"I’m bitter. You bet your goddamn dollar I’m bitter. It’s people like us who give up our sons for the country. The business people, they run the country and make money from it. The college types, the professors, they go to Washington and tell the government what to do . . . But their sons, they don’t end up in the swamps over there, in Vietnam. No, they get deferred, because they’re in school. Or they get sent to safe places. Or they get out with all those letters they have from their doctors . . . Let’s face it; if you have a lot of money, or if you have the right connections, you don’t end up on the firing line in the jungle over there, not unless you want to."
DODGING THE DRAFT, ELITE STYLE
Until 1971, the American draft laws granted deferments for those attending college. College students disproportionately came from the middle and upper classes. Future political leaders like President Bill Clinton, Vice President Dick Cheney, Deputy Defense Secretary Paul Wolfowitz – an architect of the American invasion of Iraq in 2003 -- and House Speaker Newt Gingrich all received college deferments during the Vietnam War. Another recipient of a college deferment, future House Majority Whip Tom DeLay, claimed that, "So many minority youths had volunteered ... that there was literally no room for patriotic folks like myself."
Placement in the reserves and the state National Guard units became another way elites with political connections avoided combat duty in Vietnam. Only 15,000 National Guard and reserve soldiers actually served in Vietnam, out of a total of more than a million men. The National Guard became such a popular means of avoiding Vietnam that by 1968, the waiting list for enlistment reached 100,000 names.
“Throughout the country, the reserves and the guard were notorious for restrictive, ‘old boy’ admissions policies,” wrote Appy. “In many places a man simply had to have connections to get in. For the poor and the working class it was particularly difficult to gain admission.” Appy notes that the number of college graduates in the Army reserve equaled three times the number in the regular Army. Blacks, who disproportionately came from the poor and the working class, comprised only 1.45 percent of the National Guard in 1964. As the Guard became a refuge for well-connected white men, the black percentage of the Guard dropped to 1.26 percent by 1968. Future political leaders who avoided Vietnam service through this means include Vice President Dan Quayle and President George W. Bush.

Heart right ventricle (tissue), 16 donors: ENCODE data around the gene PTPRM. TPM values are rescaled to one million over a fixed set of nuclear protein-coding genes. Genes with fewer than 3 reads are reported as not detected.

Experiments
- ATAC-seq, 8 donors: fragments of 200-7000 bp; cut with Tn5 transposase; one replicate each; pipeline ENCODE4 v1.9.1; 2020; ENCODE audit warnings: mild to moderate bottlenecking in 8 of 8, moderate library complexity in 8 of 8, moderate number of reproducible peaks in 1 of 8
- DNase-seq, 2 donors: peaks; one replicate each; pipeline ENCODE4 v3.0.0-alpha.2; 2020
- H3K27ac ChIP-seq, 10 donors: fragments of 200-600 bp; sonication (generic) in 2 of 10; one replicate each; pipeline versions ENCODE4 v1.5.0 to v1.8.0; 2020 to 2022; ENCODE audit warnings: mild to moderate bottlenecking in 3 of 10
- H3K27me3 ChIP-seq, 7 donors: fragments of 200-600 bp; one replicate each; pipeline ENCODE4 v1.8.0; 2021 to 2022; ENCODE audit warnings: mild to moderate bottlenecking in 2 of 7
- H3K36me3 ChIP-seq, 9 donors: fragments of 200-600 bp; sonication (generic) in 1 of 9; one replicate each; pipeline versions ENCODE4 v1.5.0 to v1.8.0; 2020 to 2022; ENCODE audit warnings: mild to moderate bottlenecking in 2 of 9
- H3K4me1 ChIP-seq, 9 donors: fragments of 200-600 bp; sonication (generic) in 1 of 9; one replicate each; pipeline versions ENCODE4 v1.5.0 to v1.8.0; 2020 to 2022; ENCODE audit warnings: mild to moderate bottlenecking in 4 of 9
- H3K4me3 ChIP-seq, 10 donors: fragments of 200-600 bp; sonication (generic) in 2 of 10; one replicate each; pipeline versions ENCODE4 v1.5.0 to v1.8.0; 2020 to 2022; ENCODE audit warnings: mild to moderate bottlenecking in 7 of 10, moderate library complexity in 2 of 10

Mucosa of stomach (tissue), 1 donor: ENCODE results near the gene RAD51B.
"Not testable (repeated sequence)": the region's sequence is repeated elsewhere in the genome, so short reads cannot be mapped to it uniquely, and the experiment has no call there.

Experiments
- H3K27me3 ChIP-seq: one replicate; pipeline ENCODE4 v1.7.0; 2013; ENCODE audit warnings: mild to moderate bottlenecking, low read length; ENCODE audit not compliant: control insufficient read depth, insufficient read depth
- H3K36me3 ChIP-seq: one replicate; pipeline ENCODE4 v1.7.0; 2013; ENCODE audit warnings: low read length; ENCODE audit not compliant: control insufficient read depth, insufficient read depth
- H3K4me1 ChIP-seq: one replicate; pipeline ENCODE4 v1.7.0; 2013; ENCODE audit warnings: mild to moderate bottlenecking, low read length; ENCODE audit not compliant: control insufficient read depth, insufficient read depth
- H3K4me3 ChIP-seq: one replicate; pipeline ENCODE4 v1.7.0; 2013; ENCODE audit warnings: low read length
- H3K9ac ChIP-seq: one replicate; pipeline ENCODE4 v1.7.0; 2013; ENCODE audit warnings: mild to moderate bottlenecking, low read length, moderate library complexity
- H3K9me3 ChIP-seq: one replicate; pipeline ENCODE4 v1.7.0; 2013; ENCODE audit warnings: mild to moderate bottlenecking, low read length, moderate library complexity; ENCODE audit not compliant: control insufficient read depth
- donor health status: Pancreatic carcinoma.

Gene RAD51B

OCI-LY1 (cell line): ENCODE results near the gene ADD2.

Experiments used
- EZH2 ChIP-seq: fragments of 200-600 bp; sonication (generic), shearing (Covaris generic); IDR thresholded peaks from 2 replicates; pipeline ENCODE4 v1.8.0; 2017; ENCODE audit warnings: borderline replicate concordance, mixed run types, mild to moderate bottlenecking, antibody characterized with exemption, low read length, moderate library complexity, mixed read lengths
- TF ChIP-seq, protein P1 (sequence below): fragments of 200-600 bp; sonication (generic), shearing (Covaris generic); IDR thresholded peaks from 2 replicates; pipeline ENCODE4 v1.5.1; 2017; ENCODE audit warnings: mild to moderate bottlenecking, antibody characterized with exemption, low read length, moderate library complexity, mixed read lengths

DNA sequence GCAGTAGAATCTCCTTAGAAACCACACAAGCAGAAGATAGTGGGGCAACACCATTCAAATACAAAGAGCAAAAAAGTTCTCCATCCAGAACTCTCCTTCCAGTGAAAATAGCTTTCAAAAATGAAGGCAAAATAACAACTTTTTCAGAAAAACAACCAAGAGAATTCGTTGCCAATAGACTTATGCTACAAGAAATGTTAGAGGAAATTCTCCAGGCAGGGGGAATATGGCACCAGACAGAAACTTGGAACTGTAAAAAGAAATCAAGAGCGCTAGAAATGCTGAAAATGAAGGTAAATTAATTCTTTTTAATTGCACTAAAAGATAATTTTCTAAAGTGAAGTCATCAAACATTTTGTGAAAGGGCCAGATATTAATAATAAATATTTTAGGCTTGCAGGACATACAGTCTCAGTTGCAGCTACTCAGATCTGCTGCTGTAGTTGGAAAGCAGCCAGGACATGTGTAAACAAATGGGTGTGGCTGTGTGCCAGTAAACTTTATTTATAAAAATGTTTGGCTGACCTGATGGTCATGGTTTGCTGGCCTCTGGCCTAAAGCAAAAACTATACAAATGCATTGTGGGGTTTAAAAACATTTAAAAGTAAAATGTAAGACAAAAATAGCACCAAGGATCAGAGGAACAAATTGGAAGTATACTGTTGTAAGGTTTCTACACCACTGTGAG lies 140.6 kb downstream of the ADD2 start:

Considering such evidence, sociologist James Loewen observes that even though elites proved less likely to serve in combat, they more strongly supported the war. He suggests that more than mere hypocrisy was involved. He argues that elites internalized the values of the ruling class and felt allegiance to policies formed in Washington. Elites tended to attribute their success not to their luck in birth parents but to their individual effort. “Believing that American society is open to individual input, the educated well-to-do tend to agree with society’s decisions and feel that they’ve had a hand in forming them,” Loewen wrote.
Loewen also believes that a major function of the American educational system is indoctrination. “The more schooling, the more socialization, and the more likely the individual will conclude that America is good.” Thus, Loewen suggests, elites on major newspaper editorial boards, in network newsrooms, in policy institutes, in the Pentagon and in the executive branch of the federal government, continued to have a faith in the Vietnam War effort when objective evidence suggested the war was a failure. Less invested in a system that provided them fewer rewards and in which their influence was denied, working class and poor people were more likely to favor an end to the war.